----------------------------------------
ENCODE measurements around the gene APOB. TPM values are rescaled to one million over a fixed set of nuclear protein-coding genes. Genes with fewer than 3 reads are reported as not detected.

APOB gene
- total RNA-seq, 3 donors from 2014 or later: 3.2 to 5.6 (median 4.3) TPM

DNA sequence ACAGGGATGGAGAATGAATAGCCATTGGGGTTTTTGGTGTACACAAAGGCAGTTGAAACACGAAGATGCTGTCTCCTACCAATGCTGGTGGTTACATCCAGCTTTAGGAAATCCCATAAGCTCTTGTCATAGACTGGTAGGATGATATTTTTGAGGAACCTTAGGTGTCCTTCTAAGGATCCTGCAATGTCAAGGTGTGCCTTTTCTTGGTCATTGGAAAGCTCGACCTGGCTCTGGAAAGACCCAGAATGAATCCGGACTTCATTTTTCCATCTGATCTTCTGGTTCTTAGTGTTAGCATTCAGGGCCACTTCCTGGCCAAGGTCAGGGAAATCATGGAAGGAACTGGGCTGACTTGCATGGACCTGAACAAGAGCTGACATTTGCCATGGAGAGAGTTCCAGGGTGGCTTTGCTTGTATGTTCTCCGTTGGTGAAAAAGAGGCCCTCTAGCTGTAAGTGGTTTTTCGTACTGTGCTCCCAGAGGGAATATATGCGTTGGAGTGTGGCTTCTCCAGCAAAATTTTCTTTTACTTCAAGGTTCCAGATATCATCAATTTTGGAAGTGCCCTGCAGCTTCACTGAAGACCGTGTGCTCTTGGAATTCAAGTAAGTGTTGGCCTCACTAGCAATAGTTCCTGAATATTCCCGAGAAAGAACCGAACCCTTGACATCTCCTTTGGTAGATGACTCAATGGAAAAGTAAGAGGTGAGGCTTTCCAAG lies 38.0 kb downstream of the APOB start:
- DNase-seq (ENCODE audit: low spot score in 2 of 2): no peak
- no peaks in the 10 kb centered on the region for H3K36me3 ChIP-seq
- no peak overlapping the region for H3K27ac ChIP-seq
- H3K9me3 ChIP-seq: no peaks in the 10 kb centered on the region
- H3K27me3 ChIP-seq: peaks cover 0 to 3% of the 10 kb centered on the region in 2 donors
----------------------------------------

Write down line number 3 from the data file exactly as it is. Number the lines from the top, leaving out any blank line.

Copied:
- total RNA-seq, 3 donors from 2014 or later: 3.2 to 5.6 (median 4.3) TPM